This is much larger because a new std::string has to be constructed from the C-string. As before, this could involve dynamically allocating memory on the heap and be very expensive. (The call to basic_string<...>::_M_dispose() emphasises this potential for heap allocation.)

By comparison, calling the function that wants a const std::string_view, specifically string_view_sink( "My third string" );, requires the following assembly:

mov     edi, 15
mov     esi, OFFSET FLAT:.LC7
call    string_view_sink(std::basic_string_view<...>)

This is very similar to the earlier call to string_view_sink(). The compiler has optimised the operations so that it can directly put the length of the string (15) into the edi register that ends up being part of the std::string_view object passed to the function via CPU registers.

In summary, std::string_view allows us to avoid creating temporary std::string objects when we want to call string handling functions. This can potentially be a big increase in efficiency.

The operations that can be performed on a std::string_view object are pretty much the same as those that can be performed on a std::string object. One method that std::string_view doesn't have is the c_str(). This is because a string view might only be a partial part of a larger string and hence not null terminated.

Another hack you can do with std::string_view is to more naturally compare two C-strings. Instead of doing strcmp(str1, str2), you can do:

if( std::string_view( str1 ) == str2 )
    std::cout << "Strings are equal\n";
else
    std::cout << "Strings are not equal\n"; 

This might save you forgetting that the test for equality using strcmp() requires comparing to 0, as in:

if( strcmp( str1, str2 ) == 0 )

The code for this analysis is below, and available at: https://godbolt.org/z/f13cffsnx

#include <iostream>
#include <string>
#include <string_view>

void string_sink( const std::string & s )
{
    std::cout << __FUNCTION__ << ": " << s << "\n";
}

void string_view_sink( const std::string_view sv )
{
    std::cout << __FUNCTION__ << ": " << sv << "\n";
}

int main()
{
    // It takes quite a lot to construct a std::string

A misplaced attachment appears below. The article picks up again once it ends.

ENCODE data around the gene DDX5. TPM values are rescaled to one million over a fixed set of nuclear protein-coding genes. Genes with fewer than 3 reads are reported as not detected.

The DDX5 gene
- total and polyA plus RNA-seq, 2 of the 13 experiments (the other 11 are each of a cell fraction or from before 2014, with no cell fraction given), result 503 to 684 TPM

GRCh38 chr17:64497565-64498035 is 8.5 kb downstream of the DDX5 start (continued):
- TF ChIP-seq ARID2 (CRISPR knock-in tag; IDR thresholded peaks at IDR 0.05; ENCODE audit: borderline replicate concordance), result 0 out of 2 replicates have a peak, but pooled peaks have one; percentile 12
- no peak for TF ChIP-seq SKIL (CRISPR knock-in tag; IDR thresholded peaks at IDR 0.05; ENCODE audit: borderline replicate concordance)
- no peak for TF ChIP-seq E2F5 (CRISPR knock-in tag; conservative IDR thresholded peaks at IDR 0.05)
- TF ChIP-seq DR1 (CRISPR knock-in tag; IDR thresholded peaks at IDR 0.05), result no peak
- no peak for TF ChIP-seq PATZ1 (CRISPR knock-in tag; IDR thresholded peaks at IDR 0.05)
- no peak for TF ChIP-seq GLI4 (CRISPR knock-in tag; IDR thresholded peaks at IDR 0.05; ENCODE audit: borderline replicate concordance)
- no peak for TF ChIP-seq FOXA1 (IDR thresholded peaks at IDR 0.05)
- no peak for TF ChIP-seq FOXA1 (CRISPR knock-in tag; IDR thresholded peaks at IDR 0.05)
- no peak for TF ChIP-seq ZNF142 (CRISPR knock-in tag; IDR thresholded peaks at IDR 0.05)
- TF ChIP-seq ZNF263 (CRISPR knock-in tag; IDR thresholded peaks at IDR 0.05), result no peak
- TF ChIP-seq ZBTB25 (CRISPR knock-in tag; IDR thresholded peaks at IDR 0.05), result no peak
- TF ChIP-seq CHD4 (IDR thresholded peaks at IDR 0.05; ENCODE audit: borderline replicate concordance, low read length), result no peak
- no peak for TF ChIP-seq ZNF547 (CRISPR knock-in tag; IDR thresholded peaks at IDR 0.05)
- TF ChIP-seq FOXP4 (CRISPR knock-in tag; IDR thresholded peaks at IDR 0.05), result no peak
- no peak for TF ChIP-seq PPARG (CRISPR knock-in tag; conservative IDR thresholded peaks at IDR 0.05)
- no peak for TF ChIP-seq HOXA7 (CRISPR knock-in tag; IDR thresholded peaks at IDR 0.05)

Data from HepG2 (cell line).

std::string s = "My string";
    /*  mov     esi, OFFSET FLAT:.LC5
        lea     rdi, [rsp+32]
        call    std::basic_string<...>::basic_string<...>(char const*, std::allocator<char> const&) */

    // But when you have one, it's easy to pass it to a function wanting
    // const std::string &
    string_sink( s );
    /*  lea     rdi, [rsp+32]
        call    string_sink(std::basic_string<...> const&) */

    // Passing a std::string to one wanting a std::string_view does require
    // some work.  Here we are calling the std::string cast to
    // std::string_view operator
    string_view_sink( s );
    /*  mov     rdi, QWORD PTR [rsp+40]
        mov     rsi, QWORD PTR [rsp+32]
        call    string_view_sink(std::basic_string_view<...>)  */

    // However, passing a C-string to a function wanting a const std::string & requires
    // creating new std::string
    string_sink( "My other string" );
    /*  lea     rdx, [rsp+79]
        mov     esi, OFFSET FLAT:.LC6
        mov     rdi, rsp
        call    std::basic_string<...>::basic_string<...>(char const*, std::allocator<char> const&)
        mov     rdi, rsp
        call    string_sink(std::basic_string<...> const&)
        mov     rdi, rsp
        call    std::basic_string<...>::_M_dispose()  */

    // Passing a C-string to a function wanting a std::string_view is a lot leaner
    string_view_sink( "My third string" );
    /*  mov     edi, 15
        mov     esi, OFFSET FLAT:.LC7
        call    string_view_sink(std::basic_string_view<...>)  */

    // Here's a hack for comparing C-strings :)
    if( std::string_view( "A string" ) == "A string" )
        std::cout << "Strings are equal\n";
    else
        std::cout << "Strings are not equal\n"; 
}

The output is:

string_sink: My string
string_view_sink: My string
string_sink: My other string
string_view_sink: My third string
Strings are equal

From now on, where possible std::string_view should be your default parameter type choice where you would have previously used const std::string &.